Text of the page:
10 Dehydrated Foods You Need in Your Food Pantry
No food storage pantry is complete without some dehydrated food. Dehydrated foods have been used for centuries to preserve the bounties of the garden for use during winter and times when food is scarce. What makes this food storage method so attractive is that it is cost-effective and uses food that you already have.
In a previous article, it was noted that many believe this preservation method is the safest, most affordable, and best way to preserve flavors of foods. The dehydration process removes moisture from the food so that bacteria, yeast, and mold cannot grow. The added benefit is the dehydration process minimally affects the nutritional content of the food.
In fact, when using an in-home dehydration unit, 3-5% of the nutritional content is lost compared to the canning method which losses 60-80% nutritional content. Additionally, important vitamins and nutrients such as vitamins A and C, carbohydrates, fiber, potassium, magnesium, selenium, and sodium are not altered or lost in the drying process. Therefore, the end result is nutrient-packed food that can be stored long-term.
It’s easy to bulk up your emergency food pantry by dehydrating food that you have around you. With a meager $50 investment into a food dehydrator, you can:
- dry vegetables for soup mixes
- dry fruits for snacking
- make jerky
- fruit or vegetable leather
- and even make crafts
One way that I put my dehydrator to use is to dry up fruit and vegetables that are not being eaten. When I buy fresh fruit and vegetables, I give it a week to be eaten, and if it hasn’t, then it’s dehydrated and placed in my food pantry. Ironically, my kids love grabbing dried fruit snacks for sports games and for when they are on the go.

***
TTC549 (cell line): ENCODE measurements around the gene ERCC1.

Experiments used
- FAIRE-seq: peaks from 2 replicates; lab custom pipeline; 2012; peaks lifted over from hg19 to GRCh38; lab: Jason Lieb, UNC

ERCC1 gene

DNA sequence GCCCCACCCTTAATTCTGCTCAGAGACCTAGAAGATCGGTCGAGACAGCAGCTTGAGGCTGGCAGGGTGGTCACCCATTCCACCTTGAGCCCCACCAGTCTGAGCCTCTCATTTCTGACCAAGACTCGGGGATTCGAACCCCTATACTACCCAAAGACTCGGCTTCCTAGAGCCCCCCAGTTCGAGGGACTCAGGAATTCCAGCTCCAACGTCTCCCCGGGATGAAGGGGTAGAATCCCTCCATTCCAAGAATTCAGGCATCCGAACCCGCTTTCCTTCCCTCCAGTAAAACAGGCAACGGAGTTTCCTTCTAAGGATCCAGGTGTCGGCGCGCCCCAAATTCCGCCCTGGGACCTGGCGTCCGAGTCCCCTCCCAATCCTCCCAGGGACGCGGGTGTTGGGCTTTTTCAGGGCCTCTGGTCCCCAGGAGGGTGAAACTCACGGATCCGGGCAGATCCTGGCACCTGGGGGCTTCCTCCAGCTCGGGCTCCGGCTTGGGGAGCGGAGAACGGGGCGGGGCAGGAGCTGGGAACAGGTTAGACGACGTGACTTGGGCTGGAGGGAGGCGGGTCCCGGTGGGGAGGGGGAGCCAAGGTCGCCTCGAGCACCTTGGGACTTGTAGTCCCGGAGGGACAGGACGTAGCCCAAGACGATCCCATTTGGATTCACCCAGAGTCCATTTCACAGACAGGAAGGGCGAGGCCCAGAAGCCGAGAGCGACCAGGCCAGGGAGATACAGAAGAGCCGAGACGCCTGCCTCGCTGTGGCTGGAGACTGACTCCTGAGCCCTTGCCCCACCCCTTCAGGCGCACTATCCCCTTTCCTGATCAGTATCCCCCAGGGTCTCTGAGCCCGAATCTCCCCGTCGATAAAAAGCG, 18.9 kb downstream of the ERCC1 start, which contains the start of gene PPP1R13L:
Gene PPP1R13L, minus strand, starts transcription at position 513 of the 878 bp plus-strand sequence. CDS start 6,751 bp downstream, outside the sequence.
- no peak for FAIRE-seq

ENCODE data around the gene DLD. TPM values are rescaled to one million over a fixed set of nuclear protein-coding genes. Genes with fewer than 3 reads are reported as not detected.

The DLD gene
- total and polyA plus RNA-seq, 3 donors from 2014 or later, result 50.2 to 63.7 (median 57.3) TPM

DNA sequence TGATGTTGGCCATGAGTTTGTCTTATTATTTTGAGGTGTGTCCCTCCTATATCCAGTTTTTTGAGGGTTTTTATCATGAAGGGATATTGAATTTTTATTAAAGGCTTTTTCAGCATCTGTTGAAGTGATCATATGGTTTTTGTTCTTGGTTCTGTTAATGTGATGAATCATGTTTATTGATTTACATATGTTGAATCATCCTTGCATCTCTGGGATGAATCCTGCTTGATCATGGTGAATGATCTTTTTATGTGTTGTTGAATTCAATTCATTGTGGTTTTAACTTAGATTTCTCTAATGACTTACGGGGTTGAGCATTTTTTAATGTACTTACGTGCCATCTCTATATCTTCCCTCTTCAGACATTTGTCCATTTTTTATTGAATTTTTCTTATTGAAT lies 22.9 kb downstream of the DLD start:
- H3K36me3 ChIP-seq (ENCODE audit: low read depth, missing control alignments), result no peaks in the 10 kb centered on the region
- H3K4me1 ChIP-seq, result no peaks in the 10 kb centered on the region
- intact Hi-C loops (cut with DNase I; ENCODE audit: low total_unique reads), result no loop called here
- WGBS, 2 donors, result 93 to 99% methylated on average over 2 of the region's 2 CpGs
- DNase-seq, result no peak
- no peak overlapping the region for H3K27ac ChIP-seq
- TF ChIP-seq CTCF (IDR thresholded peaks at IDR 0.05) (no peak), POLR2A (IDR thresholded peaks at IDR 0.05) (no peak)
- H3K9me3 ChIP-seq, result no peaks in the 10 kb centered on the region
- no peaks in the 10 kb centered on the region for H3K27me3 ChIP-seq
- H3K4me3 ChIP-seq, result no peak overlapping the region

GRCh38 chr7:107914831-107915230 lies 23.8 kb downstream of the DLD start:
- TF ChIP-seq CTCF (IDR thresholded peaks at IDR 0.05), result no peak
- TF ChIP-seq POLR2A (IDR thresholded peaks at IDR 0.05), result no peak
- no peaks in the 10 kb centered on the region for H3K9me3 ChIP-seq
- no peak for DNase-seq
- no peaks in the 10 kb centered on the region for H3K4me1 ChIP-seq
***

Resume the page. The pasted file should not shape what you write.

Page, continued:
Before you go crazy dehydrating, keep in mind that there are a few rules to follow to ensure food longevity, freshness, and prevention of discoloration.
There are Different Ways to Dehydrate Your Foods
While I prefer using a food dehydrator, there are multiple ways that you can dehydrate food. One of the simplest is natural air drying. This is best used for fruit, vegetables, and herbs as meats and dairy can spoil and create food-borne illnesses. To air dry, simply place the fruit or vegetable on a plate or hang it from a well-ventilated space and allow air to naturally pull the moisture out. This is how many prefer to dry herbs.
Another option for dehydrating is to use your oven. Similar to using a food dehydrator you want to ensure that you cut your fruit and vegetables in ¼ inch slices. Turn your oven to its lowest setting and place lined trays of fruits and vegetables in the oven for as long as they need, usually 6 to 8 hours. Rotate the trays every few hours to ensure they are evenly dehydrating.
Another fun option is to get a Sun Oven and start practicing with it. All you need is some sun and something to cook. The Sun Oven company even has multilevel dehydrating accessories to help make use of space. Here are 7 other ways to use a Sun Oven.
10 of the Easiest Food Types You Can Dehydrate
- Noodles – During times when the power is out, you want to have foods that are filling, serve multiple uses, are easy to make, and do not require a lot of fuel consumption. Dehydrating noodles serves all of those purposes. I love making homemade noodles, but you can easily cook up some store-bought noodles and dehydrate them too. When you are ready to enjoy them, simply add them to some boiling water and they’re ready in minutes!
- Meat – Bring on the protein! We all know how important protein is to our nutrition, so it makes sense to have some on hand when you need it most. While jerky and pemmican are both very common for food pantries, you can also simply dice up some meat, cook it and set it in the dehydrator. This will be great for just-add-water meals. Here are some great recipes to start with. For dehydrating poultry, follow the instructions on your dehydrator and make sure that the chicken reaches an internal temperature of 140 degrees Fahrenheit. As a note of caution, it’s best not to dehydrate anything else other than the poultry in order to avoid food-borne diseases.